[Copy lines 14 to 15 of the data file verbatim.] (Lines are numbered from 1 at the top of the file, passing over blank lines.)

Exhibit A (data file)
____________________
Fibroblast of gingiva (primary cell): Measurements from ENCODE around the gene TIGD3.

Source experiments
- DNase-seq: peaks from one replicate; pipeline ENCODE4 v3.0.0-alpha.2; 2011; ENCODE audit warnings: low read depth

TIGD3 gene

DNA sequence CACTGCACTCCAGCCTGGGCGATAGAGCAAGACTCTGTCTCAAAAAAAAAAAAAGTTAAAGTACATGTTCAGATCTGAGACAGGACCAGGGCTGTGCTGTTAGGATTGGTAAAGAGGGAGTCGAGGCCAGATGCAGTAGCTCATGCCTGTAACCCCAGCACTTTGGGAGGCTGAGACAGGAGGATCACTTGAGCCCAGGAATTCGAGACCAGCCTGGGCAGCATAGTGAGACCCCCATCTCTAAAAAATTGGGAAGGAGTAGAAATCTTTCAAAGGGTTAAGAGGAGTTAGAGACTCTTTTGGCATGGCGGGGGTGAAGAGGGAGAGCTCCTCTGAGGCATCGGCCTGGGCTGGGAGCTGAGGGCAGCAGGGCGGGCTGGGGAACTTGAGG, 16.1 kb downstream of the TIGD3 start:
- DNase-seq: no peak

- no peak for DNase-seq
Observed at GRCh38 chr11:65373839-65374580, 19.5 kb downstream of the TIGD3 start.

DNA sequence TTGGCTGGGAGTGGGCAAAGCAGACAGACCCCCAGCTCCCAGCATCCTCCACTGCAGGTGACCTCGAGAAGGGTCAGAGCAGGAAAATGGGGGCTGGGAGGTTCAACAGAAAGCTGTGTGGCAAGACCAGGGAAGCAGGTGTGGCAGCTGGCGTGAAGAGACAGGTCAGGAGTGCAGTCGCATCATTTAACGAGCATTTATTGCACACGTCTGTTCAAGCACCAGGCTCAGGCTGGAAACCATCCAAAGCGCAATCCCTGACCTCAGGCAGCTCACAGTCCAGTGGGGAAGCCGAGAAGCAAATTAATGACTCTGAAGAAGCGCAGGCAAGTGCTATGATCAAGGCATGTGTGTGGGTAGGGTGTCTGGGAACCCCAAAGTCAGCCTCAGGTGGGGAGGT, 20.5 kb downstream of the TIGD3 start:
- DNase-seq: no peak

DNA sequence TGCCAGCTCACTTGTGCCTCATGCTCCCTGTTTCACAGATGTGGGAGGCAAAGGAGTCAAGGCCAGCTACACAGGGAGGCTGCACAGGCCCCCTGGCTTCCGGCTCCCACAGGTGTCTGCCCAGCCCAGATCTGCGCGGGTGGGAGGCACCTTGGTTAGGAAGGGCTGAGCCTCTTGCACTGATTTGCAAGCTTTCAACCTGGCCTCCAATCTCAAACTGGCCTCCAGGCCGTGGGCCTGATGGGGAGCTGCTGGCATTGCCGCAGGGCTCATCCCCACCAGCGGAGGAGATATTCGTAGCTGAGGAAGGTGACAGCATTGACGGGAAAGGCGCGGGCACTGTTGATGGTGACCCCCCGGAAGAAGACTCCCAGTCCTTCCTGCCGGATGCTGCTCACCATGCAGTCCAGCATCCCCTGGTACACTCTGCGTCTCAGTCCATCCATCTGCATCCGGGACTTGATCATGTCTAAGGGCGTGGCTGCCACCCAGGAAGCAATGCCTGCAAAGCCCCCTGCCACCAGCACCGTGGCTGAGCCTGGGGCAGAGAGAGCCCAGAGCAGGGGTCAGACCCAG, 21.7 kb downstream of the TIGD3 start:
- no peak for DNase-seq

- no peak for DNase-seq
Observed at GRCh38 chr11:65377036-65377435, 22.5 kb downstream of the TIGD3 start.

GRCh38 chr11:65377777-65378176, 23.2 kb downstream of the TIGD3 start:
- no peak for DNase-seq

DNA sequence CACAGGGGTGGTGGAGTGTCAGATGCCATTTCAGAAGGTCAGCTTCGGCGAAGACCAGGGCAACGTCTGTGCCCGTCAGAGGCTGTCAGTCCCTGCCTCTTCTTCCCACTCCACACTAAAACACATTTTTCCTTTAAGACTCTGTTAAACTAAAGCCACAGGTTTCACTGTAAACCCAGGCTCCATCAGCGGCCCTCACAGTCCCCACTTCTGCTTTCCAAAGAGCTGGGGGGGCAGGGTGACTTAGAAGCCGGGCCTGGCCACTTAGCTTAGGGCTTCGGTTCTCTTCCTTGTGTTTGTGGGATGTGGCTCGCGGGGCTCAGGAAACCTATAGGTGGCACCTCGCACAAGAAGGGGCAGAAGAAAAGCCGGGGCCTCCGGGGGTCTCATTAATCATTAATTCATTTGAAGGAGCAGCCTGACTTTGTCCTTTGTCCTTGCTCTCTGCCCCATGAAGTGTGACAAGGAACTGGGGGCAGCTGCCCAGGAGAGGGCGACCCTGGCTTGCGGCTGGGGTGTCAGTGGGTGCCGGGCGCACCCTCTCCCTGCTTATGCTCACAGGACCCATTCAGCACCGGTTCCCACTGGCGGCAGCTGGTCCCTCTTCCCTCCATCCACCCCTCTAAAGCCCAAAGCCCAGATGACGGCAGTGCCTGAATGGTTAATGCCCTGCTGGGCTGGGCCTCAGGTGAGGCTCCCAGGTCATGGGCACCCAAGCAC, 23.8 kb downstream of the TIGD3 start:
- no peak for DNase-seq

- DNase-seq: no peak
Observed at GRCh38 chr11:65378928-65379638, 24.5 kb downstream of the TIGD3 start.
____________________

Observed at GRCh38 chr11:65377036-65377435, 22.5 kb downstream of the TIGD3 start.

GRCh38 chr11:65377777-65378176, 23.2 kb downstream of the TIGD3 start: